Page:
2022 journal article

The cost-effectiveness of depression screening for the general adult population

Journal of Affective Disorders.

co-author countries: United States of America 🇺🇸
author keywords: Cost-effectiveness; Major depression; Minor depression; Routine screening; Incremental cost-effectiveness ratio (ICER)
MeSH headings : Adult; Cost-Benefit Analysis; Depression / diagnosis; Depression / epidemiology; Female; Humans; Male; Mass Screening / methods; Middle Aged; Quality of Life; Quality-Adjusted Life Years
Source: ORCID
Added: February 16, 2022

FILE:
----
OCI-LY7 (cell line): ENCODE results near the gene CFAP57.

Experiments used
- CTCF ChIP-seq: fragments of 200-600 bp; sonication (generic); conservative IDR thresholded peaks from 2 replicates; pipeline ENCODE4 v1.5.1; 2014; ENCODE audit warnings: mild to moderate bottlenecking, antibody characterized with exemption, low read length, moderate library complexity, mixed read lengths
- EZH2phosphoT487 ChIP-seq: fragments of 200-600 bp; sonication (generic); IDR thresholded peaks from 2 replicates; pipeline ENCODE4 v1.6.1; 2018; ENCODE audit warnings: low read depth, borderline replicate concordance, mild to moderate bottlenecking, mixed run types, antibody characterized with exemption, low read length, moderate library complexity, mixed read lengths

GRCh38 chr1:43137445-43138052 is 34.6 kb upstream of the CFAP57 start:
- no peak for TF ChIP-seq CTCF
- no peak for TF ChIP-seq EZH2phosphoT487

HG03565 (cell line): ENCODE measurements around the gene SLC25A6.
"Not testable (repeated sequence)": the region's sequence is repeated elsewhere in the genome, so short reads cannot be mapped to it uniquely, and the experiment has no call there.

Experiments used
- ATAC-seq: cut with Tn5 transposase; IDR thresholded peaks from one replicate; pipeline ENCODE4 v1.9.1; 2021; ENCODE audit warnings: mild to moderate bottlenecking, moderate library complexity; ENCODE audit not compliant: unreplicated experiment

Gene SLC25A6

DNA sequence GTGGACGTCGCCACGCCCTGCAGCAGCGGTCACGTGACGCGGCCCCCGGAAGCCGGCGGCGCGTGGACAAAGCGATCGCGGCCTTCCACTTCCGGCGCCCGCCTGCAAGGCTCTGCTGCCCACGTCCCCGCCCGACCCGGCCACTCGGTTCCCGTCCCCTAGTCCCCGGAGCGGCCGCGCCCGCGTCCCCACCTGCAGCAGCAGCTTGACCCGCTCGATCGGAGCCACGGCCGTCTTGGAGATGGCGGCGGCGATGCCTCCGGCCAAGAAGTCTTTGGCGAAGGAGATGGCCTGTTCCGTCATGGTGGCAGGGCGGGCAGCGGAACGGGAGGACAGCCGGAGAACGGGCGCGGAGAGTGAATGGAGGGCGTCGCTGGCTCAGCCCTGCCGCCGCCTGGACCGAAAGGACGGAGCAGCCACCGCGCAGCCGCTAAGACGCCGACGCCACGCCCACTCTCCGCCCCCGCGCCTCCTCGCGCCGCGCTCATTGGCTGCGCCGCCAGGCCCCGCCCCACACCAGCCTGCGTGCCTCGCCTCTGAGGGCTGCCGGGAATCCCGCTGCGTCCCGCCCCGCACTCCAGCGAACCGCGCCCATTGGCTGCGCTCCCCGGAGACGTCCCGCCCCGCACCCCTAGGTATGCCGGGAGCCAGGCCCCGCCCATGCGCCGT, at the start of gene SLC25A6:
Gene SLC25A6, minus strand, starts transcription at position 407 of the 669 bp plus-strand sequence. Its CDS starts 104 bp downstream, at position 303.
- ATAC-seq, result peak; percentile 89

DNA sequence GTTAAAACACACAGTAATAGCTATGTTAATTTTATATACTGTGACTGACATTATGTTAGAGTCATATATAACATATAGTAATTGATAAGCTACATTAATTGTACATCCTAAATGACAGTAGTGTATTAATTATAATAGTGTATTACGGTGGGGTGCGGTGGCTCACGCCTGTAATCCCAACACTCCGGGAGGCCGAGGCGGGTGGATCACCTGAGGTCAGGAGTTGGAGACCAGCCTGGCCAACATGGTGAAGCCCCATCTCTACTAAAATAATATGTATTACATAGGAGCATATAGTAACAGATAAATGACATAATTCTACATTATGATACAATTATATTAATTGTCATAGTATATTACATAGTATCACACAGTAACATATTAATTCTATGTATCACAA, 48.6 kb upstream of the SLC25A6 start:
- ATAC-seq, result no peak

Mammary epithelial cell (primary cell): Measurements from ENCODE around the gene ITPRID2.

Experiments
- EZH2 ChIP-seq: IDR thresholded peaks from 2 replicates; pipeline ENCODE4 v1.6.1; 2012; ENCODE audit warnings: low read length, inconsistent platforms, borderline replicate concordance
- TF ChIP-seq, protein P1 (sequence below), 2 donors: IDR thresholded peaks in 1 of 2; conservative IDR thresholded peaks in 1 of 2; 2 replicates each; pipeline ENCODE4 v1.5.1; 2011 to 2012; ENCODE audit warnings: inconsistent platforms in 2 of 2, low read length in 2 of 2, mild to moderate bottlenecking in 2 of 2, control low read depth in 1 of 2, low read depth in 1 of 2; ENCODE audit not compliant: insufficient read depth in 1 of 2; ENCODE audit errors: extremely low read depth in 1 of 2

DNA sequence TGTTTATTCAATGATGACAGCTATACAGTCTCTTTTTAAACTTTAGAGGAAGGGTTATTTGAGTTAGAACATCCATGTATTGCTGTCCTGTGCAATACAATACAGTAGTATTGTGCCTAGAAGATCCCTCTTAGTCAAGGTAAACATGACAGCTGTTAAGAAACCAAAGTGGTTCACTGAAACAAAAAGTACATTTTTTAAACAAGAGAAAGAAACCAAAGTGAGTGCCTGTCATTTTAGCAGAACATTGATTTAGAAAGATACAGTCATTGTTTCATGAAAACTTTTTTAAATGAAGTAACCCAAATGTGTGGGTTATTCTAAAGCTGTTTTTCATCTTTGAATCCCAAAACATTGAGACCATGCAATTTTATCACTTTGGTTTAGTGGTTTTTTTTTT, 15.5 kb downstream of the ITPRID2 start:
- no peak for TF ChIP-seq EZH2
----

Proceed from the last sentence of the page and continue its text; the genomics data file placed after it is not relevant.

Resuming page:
Depression is a treatable disease, and untreated depression can lead to serious health complications and decrease the quality of life. Therefore, prevention, early identification, and treatment efforts are essential. Screening has an essential role in preventive medicine in the general population. Ideally, screening tools detect patients early enough to manage the disease and reduce symptoms. We aimed to determine the cost-effectiveness of routine screening schedules.We used a discrete-time nonstationary Markov model to simulate the progression of depression. We used Monte Carlo techniques to simulate the stochastic model for 20 years or during the lifetime of individuals. Baseline and screening scenario models with screening frequencies of annual, 2-year, and 5-year strategies were compared based on incremental cost-effectiveness ratios (ICER). Monte Carlo (MC) simulation and one-way sensitivity analysis were conducted to manage uncertainties.In the general population, all screening strategies were cost-effective compared to the baseline. However, male and female populations differed based on cost over quality-adjusted life years (QALY). Females had lower ICERs, and annual screening had the highest ICER for females, with 11,134$/QALY gained. In contrast, males had around three times higher ICER, with annual screening costs of 34,065$/QALY gained.We assumed that the screening frequency was not changing at any time during the screening scenario. In our calculations, false-positive cases were not taking into account.Considering the high lifetime prevalence and recurrence rates of depression, detection and prevention efforts can be one critical cornerstone to support required care. Our analysis combined the expected benefits and costs of screening and assessed the effectiveness of screening scenarios. We conclude that routine screening is cost-effective for all age groups of females and young, middle-aged males.